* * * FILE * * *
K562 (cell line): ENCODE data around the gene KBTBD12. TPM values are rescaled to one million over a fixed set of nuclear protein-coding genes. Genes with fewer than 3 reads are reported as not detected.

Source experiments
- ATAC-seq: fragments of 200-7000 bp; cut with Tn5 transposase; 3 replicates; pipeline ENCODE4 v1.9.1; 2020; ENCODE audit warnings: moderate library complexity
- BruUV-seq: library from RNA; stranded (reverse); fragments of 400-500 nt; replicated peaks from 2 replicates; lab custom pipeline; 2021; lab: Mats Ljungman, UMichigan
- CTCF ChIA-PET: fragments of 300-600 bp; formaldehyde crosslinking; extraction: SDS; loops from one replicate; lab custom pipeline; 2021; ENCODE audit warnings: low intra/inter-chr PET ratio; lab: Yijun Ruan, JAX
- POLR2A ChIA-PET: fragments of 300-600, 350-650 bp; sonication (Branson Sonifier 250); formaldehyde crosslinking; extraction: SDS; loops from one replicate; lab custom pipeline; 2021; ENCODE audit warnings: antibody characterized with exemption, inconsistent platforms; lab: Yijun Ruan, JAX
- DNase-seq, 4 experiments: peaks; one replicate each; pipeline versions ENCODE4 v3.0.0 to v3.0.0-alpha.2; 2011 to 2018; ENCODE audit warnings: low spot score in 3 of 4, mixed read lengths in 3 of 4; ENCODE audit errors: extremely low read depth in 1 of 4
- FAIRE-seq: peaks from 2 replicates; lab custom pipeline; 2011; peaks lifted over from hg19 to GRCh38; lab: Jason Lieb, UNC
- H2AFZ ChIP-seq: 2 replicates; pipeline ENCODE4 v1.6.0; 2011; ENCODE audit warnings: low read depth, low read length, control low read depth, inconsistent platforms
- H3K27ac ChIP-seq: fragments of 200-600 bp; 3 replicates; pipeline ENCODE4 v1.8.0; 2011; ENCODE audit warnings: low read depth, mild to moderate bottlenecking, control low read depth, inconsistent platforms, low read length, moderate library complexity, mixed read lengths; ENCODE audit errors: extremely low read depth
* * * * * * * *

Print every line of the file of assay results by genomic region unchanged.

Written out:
K562 (cell line): ENCODE data around the gene KBTBD12. TPM values are rescaled to one million over a fixed set of nuclear protein-coding genes. Genes with fewer than 3 reads are reported as not detected.

Source experiments
- ATAC-seq: fragments of 200-7000 bp; cut with Tn5 transposase; 3 replicates; pipeline ENCODE4 v1.9.1; 2020; ENCODE audit warnings: moderate library complexity
- BruUV-seq: library from RNA; stranded (reverse); fragments of 400-500 nt; replicated peaks from 2 replicates; lab custom pipeline; 2021; lab: Mats Ljungman, UMichigan
- CTCF ChIA-PET: fragments of 300-600 bp; formaldehyde crosslinking; extraction: SDS; loops from one replicate; lab custom pipeline; 2021; ENCODE audit warnings: low intra/inter-chr PET ratio; lab: Yijun Ruan, JAX
- POLR2A ChIA-PET: fragments of 300-600, 350-650 bp; sonication (Branson Sonifier 250); formaldehyde crosslinking; extraction: SDS; loops from one replicate; lab custom pipeline; 2021; ENCODE audit warnings: antibody characterized with exemption, inconsistent platforms; lab: Yijun Ruan, JAX
- DNase-seq, 4 experiments: peaks; one replicate each; pipeline versions ENCODE4 v3.0.0 to v3.0.0-alpha.2; 2011 to 2018; ENCODE audit warnings: low spot score in 3 of 4, mixed read lengths in 3 of 4; ENCODE audit errors: extremely low read depth in 1 of 4
- FAIRE-seq: peaks from 2 replicates; lab custom pipeline; 2011; peaks lifted over from hg19 to GRCh38; lab: Jason Lieb, UNC
- H2AFZ ChIP-seq: 2 replicates; pipeline ENCODE4 v1.6.0; 2011; ENCODE audit warnings: low read depth, low read length, control low read depth, inconsistent platforms
- H3K27ac ChIP-seq: fragments of 200-600 bp; 3 replicates; pipeline ENCODE4 v1.8.0; 2011; ENCODE audit warnings: low read depth, mild to moderate bottlenecking, control low read depth, inconsistent platforms, low read length, moderate library complexity, mixed read lengths; ENCODE audit errors: extremely low read depth